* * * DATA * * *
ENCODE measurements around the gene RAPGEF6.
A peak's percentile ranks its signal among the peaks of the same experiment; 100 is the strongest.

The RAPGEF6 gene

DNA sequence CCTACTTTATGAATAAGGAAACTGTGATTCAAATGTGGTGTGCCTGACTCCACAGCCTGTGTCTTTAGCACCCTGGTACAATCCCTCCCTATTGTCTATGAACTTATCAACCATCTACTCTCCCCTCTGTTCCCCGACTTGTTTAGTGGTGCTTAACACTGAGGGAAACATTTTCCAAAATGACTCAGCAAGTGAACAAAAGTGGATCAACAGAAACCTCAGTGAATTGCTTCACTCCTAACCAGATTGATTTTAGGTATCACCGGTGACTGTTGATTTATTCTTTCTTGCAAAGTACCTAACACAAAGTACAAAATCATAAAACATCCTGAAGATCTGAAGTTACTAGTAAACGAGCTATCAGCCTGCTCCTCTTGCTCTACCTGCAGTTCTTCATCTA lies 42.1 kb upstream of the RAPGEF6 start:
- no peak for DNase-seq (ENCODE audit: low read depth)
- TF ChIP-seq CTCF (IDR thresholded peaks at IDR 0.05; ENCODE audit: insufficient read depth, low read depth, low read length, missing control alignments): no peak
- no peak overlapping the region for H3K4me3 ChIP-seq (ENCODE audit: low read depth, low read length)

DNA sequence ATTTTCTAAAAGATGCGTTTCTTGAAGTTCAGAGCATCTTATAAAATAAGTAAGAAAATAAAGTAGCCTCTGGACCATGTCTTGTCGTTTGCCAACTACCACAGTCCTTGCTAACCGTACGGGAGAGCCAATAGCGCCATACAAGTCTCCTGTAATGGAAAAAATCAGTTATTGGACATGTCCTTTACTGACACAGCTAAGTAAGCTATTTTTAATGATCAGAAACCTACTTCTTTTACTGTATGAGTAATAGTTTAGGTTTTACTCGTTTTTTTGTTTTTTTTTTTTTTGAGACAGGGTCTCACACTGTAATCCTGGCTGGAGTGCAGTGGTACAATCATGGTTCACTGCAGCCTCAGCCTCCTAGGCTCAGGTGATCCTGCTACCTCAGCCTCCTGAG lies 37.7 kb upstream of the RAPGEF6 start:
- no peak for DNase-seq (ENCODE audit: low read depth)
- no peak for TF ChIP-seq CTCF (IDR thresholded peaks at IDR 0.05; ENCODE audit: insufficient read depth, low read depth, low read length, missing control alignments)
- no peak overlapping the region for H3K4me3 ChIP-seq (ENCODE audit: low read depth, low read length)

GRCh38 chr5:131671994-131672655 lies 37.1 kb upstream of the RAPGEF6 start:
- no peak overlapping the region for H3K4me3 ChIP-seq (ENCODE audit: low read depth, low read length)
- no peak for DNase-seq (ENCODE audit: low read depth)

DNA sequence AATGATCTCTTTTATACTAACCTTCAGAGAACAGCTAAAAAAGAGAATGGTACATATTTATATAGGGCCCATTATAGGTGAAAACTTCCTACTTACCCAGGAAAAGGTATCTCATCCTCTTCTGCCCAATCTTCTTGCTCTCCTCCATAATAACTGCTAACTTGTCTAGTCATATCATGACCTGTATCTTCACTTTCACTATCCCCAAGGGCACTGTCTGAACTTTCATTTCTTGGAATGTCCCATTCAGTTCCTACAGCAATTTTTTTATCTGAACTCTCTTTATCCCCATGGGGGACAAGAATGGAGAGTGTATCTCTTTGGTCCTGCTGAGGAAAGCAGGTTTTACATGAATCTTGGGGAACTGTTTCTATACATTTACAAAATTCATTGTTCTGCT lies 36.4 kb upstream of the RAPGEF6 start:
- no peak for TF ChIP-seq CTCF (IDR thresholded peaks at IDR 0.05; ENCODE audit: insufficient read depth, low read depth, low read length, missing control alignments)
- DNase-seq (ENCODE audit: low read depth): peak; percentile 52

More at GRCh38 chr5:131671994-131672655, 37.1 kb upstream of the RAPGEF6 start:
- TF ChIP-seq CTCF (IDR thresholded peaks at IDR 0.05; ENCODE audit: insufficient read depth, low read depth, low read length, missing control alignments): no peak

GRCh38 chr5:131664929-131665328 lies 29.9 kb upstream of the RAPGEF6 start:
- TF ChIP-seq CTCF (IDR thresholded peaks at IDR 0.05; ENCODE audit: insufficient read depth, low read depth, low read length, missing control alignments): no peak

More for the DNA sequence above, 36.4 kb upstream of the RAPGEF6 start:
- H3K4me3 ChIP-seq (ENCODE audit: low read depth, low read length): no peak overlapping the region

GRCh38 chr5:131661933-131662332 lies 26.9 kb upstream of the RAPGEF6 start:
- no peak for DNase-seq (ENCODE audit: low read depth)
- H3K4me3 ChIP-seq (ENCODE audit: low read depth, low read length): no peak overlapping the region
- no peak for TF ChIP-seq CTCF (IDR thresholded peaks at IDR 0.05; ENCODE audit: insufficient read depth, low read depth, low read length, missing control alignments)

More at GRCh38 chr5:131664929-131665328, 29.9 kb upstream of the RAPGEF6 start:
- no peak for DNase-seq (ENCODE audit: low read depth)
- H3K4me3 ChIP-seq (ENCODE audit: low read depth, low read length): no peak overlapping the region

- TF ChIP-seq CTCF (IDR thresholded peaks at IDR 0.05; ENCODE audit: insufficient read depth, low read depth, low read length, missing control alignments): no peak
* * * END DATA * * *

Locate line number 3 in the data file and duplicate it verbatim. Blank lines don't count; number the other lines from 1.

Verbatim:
The RAPGEF6 gene